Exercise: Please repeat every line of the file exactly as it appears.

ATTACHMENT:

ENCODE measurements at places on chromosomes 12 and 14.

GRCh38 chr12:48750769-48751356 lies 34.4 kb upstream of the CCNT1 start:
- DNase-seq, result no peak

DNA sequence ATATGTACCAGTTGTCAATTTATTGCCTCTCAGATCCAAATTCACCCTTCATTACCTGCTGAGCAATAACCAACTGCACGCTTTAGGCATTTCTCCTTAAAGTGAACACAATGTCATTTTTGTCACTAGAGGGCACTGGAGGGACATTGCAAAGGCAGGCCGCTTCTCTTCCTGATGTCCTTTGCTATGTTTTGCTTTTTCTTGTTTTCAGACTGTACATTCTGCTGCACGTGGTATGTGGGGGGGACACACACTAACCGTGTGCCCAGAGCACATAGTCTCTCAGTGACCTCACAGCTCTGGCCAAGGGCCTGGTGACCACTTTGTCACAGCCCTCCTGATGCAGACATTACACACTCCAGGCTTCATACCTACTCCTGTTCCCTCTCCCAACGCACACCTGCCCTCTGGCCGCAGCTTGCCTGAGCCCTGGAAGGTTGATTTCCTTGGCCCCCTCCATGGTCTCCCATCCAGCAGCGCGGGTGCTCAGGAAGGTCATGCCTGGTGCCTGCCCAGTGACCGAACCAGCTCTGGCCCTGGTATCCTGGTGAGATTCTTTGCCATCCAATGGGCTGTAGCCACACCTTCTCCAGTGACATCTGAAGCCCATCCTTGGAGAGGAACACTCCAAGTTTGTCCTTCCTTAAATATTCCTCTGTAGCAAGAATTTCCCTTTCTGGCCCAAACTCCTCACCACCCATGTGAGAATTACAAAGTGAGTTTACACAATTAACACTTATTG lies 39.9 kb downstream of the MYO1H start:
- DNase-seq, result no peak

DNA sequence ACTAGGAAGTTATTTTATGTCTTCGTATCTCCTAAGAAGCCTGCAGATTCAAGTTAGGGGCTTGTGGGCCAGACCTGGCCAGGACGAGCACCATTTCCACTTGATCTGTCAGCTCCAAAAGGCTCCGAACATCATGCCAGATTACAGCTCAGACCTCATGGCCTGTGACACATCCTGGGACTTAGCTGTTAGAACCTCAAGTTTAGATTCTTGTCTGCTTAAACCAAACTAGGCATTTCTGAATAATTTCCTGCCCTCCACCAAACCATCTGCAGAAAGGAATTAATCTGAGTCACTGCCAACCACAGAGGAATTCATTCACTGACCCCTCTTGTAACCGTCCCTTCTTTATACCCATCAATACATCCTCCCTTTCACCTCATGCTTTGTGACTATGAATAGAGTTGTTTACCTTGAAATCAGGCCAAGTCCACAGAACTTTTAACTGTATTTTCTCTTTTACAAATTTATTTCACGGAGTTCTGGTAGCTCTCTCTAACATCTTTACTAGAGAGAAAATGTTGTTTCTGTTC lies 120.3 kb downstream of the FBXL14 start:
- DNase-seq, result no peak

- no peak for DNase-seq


ENCODE measurements at places on chromosomes 12 and 14.

GRCh38 chr12:48750769-48751356 lies 34.4 kb upstream of the CCNT1 start:
- DNase-seq, result no peak

DNA sequence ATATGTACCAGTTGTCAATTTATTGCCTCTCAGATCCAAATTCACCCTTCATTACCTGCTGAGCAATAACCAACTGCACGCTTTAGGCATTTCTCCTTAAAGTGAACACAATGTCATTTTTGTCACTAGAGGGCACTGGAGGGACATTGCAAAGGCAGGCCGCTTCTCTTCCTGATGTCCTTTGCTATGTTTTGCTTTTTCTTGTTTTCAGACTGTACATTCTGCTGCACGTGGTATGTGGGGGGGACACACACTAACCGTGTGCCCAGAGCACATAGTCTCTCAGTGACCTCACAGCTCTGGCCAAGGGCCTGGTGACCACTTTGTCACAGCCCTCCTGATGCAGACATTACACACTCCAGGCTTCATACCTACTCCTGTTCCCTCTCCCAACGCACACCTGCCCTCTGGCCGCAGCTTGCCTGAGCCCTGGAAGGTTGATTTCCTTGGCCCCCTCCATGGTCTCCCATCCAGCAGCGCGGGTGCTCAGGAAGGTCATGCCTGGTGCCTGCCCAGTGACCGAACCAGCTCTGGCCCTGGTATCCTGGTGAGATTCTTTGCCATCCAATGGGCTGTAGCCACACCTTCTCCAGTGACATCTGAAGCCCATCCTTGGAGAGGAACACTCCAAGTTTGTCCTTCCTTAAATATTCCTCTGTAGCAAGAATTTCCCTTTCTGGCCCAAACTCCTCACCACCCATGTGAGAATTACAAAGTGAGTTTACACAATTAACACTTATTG lies 39.9 kb downstream of the MYO1H start:
- DNase-seq, result no peak

DNA sequence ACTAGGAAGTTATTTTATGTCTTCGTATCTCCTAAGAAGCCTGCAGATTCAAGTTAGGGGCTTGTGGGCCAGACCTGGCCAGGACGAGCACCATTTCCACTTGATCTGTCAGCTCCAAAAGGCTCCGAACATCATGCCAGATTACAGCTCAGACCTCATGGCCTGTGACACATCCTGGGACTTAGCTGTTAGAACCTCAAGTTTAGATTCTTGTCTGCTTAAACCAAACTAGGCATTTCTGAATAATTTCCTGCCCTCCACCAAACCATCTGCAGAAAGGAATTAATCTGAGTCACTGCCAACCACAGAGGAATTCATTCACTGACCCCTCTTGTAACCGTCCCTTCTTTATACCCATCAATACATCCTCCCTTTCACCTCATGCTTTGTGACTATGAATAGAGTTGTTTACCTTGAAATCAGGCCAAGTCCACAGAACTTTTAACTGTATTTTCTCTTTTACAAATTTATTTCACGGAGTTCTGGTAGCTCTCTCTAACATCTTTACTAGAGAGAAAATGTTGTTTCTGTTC lies 120.3 kb downstream of the FBXL14 start:
- DNase-seq, result no peak

- no peak for DNase-seq